I recently found myself looking for the equivalent passage in the modernised guidance on EEA applications and could not find it. So I put in a Freedom of Information request, which has just come back with the new policy. Basically, the policy on expediting EEA applications has been scrapped. The new policy was introduced on 28 October 2014 and is called Process Instruction Notice 92/2014 Handling of Requests for Priority Treatment of European Applications.
Extraordinarily, the first part of the policy applies to enquiries from Ministers and senior officials. This is said to be a “key consideration” in whether to prioritise an application. The policy makes clear there is nothing considered wrong about this:
It is perfectly proper for Ministers to look into cases which are drawn to their attention by MPs, representative groups or by individuals who write to them or approach them in their Ministerial capacity.
Other than where a Minister intervenes, the criteria for prioritising are said to be:
- refusal of the priority request is likely to create more work (i.e. in justifying the refusal) than would make the refusal worthwhile
- there is evidence that the case has been mishandled or overlooked. (If the case is more than 6 months old but the delay is justifiable priority should not be given)
- the applicant is unable to make journeys necessary for compassionate or business reasons on existing documents
- the applicant has already been significantly inconvenienced as a result of inefficiency on the part of the Home Office. (In such cases priority should be given when the fact comes to light, regardless of whether it is requested)
- the applicant has secured the agreement of a minister or senior official to priority consideration
- the applicant has been invited to make a fresh application (where the decision to refuse a previous application might have been made sooner but for an oversight in UKVI, and the new application has been received within a reasonable time after our refusal letter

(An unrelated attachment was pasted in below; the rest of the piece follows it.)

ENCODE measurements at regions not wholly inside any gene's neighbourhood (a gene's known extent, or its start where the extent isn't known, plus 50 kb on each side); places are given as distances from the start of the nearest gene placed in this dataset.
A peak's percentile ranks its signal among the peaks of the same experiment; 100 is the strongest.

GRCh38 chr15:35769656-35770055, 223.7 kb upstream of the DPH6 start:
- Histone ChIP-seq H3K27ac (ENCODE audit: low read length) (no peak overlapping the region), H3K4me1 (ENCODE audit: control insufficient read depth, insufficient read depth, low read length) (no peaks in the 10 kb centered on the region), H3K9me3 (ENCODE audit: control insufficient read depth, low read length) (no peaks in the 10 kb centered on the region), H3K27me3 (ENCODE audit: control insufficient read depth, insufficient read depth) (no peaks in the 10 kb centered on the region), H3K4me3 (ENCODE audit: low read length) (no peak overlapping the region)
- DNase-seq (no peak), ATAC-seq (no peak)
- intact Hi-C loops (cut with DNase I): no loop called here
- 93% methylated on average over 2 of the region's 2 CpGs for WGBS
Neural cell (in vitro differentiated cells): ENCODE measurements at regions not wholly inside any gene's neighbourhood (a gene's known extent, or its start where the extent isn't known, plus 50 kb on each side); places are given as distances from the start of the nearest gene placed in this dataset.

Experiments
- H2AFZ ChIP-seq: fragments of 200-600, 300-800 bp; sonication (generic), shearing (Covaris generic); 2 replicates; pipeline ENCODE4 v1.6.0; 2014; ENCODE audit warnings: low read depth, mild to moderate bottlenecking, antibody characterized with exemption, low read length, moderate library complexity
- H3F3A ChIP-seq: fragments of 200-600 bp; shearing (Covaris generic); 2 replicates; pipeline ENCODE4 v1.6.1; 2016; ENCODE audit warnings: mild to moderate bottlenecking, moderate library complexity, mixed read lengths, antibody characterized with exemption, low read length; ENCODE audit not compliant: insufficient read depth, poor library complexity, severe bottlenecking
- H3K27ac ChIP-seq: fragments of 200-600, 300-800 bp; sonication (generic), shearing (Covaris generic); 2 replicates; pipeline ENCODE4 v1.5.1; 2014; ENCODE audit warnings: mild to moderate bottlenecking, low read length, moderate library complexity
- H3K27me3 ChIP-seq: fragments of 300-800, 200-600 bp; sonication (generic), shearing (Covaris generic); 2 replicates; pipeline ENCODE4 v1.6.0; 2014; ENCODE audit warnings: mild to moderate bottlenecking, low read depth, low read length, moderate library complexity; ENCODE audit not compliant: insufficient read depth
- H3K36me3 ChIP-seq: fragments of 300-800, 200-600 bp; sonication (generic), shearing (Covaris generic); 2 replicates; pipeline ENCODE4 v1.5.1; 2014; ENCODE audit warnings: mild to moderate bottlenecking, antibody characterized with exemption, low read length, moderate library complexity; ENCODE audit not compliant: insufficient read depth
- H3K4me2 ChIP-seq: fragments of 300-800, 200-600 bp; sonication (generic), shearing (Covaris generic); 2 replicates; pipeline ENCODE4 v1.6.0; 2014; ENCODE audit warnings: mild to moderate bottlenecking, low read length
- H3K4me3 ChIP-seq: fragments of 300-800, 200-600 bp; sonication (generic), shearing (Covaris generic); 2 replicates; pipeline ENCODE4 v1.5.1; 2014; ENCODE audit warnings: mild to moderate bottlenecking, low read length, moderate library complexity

There is also provision to expedite at the convenience of the Home Office and its CAPITA private contractors.
It is clear that the previous benchmarks of three and six months are no longer considered relevant. The absence of any reference to the six month legal obligation is very striking indeed. The official position can be summarised as “we don’t care”.
Making a request
The pages on gov.uk providing information on residence card applications (for EEA nationals and their family members) does include a specific passage on what to do if your card hasn’t arrived. It says:
Email the Home Office on BRCDelivery@homeoffice.gsi.gov.uk if you haven’t received your residence card or permanent residence card within 10 working days of the date on your decision letter.
Include the following in your email:
- your full name, date of birth and nationality
- your passport number
- your case reference number
- a contact telephone number
- your delivery address
What actually happens when a person sends such an email is a mystery to me. The policy does not allow for applications to be speeded up, so I would be very interested to hear what does happen. If this has happened to you, do please leave a comment at the bottom of the post.
RIP open government
As a final remark, I suspect that a lot of the material that used to be included in the published and public European Casework Instructions is now contained un unpublished policies like these Process Instruction Notices (I’ve never heard of them before) and the Operational Policy Instructions. Open government is receding.